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But despite the disclaimer, lawmakers have been looking for red flags on conference spending following an $823,000 Las Vegas-area conference the GSA put on for 300 of its employees in 2010. It is alleged that Jeff Neely, a top GSA administrator, spent $2,700 in taxpayer money on a party in a hotel suite and hired a clown and a mind reader to perform. At a House hearing last month, Neely declined to answer questions about the conference and invoked his Fifth Amendment right against self-incrimination.
“Assuming a four night stay, even at the ‘run of the house’ rate, this would cost at least $920 for each judge who attends,” the Senators wrote in their letter. “At this rate, assuming that attendance is consistent with the 2010 conference held in Maui, which drew almost 700 participants, accommodations for the conference would cost more than $500,000.”
The conference website lists the government per diem rate for Maui as $289 per day. It lists “150 percent of per diem” as $433 per day, and the “alternative daily maximum per diem for judges” as $397 per day.
The letter also points to several extraneous events that run the risk of wasting taxpayer dollars, including sport fishing and a golf tournament.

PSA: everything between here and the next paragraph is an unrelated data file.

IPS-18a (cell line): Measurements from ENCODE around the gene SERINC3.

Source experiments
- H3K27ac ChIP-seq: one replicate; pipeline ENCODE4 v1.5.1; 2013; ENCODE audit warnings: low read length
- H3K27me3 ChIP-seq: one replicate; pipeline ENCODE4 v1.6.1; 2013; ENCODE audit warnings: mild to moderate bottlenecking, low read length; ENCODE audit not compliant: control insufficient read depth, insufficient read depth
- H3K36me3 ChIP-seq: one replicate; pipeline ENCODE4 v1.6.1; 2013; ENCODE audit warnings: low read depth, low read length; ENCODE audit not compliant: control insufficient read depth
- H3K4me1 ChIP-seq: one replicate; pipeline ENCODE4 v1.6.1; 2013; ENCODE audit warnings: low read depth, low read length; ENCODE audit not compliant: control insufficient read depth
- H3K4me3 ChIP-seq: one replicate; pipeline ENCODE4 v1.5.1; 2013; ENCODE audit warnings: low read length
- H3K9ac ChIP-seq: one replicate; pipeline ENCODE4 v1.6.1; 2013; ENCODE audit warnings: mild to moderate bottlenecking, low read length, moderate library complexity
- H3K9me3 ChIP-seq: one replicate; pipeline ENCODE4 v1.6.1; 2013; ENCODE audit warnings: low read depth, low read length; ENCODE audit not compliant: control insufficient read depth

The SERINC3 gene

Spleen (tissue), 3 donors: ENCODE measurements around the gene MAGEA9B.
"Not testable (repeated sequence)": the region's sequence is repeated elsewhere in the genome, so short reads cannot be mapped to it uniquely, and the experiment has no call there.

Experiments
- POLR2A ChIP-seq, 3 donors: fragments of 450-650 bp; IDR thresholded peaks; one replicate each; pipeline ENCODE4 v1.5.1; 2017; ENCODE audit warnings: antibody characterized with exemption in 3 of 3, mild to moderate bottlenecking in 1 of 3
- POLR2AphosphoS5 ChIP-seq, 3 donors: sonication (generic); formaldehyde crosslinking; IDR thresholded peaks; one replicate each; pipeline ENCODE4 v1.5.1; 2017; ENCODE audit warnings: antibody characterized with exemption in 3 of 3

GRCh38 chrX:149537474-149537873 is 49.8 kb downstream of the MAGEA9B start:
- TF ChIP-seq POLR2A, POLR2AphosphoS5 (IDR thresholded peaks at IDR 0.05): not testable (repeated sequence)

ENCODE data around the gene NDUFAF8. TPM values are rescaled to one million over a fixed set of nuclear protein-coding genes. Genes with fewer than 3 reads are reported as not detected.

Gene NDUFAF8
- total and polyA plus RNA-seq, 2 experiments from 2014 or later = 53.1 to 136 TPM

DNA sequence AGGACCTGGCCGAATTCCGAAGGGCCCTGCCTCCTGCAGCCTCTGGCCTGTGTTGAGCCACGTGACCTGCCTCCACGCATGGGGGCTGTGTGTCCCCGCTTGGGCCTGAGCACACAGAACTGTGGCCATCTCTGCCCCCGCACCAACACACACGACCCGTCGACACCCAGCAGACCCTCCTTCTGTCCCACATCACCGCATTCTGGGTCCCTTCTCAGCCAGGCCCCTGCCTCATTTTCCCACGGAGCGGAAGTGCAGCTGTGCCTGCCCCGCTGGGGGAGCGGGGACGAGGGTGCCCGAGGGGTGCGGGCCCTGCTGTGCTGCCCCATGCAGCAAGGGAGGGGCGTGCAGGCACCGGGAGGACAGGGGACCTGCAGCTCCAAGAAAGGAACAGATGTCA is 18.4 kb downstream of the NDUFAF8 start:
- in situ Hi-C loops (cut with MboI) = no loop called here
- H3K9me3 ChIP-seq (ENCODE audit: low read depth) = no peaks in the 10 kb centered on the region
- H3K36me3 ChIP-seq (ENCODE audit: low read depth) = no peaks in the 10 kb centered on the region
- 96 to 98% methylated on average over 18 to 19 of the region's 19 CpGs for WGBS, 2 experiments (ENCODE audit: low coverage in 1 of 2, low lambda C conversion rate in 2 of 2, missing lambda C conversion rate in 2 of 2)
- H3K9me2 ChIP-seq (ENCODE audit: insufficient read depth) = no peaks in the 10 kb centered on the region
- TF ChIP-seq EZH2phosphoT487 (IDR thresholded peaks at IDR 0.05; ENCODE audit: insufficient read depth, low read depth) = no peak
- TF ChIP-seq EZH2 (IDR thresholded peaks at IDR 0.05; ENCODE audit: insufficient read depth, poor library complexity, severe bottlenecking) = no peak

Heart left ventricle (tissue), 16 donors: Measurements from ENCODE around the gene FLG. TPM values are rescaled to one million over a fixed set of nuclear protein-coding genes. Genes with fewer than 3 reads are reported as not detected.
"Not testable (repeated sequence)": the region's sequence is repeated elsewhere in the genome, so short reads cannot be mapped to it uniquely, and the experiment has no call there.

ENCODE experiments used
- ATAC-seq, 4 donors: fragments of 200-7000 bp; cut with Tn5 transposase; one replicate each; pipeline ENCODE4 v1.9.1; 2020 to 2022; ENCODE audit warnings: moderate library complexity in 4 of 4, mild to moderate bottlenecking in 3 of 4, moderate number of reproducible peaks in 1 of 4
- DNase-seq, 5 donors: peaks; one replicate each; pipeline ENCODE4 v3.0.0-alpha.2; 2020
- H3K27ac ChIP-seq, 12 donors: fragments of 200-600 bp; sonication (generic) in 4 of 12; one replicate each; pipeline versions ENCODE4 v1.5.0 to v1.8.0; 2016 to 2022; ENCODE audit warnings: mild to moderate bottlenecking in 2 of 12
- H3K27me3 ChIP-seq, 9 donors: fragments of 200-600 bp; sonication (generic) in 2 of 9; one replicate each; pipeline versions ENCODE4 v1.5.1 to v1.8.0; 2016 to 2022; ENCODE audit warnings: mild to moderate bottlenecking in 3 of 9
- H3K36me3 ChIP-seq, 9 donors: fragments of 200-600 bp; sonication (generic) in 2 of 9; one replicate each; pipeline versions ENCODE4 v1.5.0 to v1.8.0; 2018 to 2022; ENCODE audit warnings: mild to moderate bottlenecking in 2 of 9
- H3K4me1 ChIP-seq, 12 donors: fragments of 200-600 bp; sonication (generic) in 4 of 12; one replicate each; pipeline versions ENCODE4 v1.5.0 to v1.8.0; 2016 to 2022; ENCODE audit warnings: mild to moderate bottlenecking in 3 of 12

“Through out the conference there are other activities unrelated to the business of the court, including yoga, surfing, stand-up paddle board lessons, Zumba (a Latin-inspired dance program), a tennis tournament, a day trip and tour of Up-country Maui, a Gemini Catamaran snorkel trip, and an activity called ‘the Aloha Experience,” the letter said. “While the [court’s web]site makes it clear that government funds are not to be used for any recreational or sporting activities and that court-related matters will be substantively considered, the program reads more like a vacation than a business trip to discuss the means of improving the administration of justice.”
Grassley and Sessions said approximately 700 people participated in the 2010 conference in Maui, and travel costs were $657,000.
The combined travel costs for the previous two conferences before that, held in Monterey, Calif., and Sun Valley, Idaho, were $860,000, Grassley and Sessions said.
An email sent to conference organizers seeking comment was not immediately returned.
The letter contained a list of 18 questions, about half of which inquired about past conference practices, attendees and expenses.
The rest of the questions centered on this summer’s conference, including “Why was the Hyatt Regency Maui Resort & Spa selected as the venue?”
The letter asks for responses to the questions no later than June 15, “before any additional funds are expended towards this conference ... so that we might have a better understanding of why it is necessary to submit this conference bill to taxpayers.”